There is an e-mail circulating with a quote about immigration from Theodore Roosevelt. It is only partial and after some homework I found a couple of interesting quotes:
“In the first place we should insist that if the immigrant who comes here does in good faith become an American and assimilates himself to us, he shall be treated on an exact equality with everyone else, for it is an outrage to discriminate against any such man because of creed or birthplace or origin. But this is predicated upon the man’s becoming in very fact an American and nothing but an American.
“If he tries to keep segregated with men of his own origin and separated from the rest of America, then he isn’t doing his part as an American.
“We have room for but one flag, the American flag, and this excludes the red flag which symbolizes all wars against liberty and civilization just as much as it excludes any foreign flag of a nation to which we are hostile. We have room for but one language here and that is the English language, for we intend to see that the crucible turns our people out as Americans, and American nationality, and not as dwellers in a polyglot boarding house; and we have room for but one soul [sic] loyalty, and that is loyalty to the American people.” From a letter by President Theodore Roosevelt, Jan 6, 1919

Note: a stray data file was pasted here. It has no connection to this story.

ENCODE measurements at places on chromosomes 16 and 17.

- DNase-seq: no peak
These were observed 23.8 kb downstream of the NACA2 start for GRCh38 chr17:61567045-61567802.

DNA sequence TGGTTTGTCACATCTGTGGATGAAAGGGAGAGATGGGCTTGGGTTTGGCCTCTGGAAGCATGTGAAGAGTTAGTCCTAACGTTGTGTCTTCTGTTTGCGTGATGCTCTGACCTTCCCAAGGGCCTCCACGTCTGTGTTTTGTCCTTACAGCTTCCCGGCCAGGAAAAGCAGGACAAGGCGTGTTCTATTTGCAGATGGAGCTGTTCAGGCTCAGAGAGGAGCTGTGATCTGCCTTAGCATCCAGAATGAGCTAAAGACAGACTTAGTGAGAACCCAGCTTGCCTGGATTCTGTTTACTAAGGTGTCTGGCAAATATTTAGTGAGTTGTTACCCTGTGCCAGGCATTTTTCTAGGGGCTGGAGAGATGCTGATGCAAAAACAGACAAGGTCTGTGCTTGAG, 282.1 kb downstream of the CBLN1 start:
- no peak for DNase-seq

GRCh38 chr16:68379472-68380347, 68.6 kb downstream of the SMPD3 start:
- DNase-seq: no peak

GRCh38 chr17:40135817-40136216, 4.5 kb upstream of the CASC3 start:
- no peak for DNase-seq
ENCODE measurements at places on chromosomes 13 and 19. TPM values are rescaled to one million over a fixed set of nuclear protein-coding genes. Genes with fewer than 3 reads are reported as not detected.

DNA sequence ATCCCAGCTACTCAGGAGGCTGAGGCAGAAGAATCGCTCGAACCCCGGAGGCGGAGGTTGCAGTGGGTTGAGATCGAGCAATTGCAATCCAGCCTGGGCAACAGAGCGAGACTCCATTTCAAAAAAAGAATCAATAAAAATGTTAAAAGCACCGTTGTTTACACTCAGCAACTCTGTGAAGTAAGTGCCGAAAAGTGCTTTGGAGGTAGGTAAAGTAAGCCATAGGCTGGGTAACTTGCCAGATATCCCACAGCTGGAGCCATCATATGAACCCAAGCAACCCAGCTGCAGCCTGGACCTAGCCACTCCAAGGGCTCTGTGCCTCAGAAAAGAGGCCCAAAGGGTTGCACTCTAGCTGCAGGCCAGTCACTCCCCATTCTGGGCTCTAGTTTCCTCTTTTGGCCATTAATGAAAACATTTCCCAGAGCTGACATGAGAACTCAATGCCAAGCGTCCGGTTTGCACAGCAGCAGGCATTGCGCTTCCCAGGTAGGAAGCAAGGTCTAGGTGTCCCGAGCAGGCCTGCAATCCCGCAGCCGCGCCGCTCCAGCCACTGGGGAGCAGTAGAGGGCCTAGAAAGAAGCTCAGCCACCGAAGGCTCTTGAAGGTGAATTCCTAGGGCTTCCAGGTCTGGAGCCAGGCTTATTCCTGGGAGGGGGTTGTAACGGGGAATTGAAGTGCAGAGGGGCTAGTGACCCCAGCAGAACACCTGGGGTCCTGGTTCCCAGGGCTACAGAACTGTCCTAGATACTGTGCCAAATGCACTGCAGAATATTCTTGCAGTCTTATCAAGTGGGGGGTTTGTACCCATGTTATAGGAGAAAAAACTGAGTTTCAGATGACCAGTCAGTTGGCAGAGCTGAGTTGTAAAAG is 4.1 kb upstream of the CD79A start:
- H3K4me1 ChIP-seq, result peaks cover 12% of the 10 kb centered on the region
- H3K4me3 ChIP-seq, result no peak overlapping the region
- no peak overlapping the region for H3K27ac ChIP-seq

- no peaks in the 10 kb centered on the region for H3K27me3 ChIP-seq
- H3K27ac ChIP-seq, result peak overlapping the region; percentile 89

He also said,
“Let us say to the immigrant not that we hope he will learn English, but that he has got to learn it. Let the immigrant who does not learn it go back. He has got to consider the interest of the United States or he should not stay here. He must be made to see that his opportunities in this country depend upon his knowing English and observing American standards. The employer cannot be permitted to regard him only as an industrial asset.
“We must in every way possible encourage the immigrant to rise, help him up, give him a chance to help himself. If we try to carry him he may well prove not well worth carrying. We must in turn insist upon his showing the same standard of fealty to this country and to join with us in raising the level of our common American citizenship.
“The effort to keep our citizenship divided against itself, by the use of the hyphen and along the lines of national origin is certain to a breed of spirit of bitterness and prejudice and dislike between great bodies of our citizens. If some citizens band together as German-Americans or Irish-Americans, then after a while others are certain to band together as English-Americans or Scandinavian-Americans, and every such banding together, every attempt to make for political purposes a German-American alliance or a Scandinavian-American alliance, means down at the bottom an effort against the interest of straight-out American citizenship, an effort to bring into our nation the bitter Old World rivalries and jealousies and hatreds.”
“This is a nation — not a polyglot boarding house. There is not room in the country for any 50-50 American, nor can there be but one loyalty — to the Stars and Stripes.”
Remember, The Good Book says, “Ye shall do no unrighteousness in judgment: thou shalt not respect the person of the poor, nor honour the person of the mighty: but in righteousness shalt thou judge thy neighbour”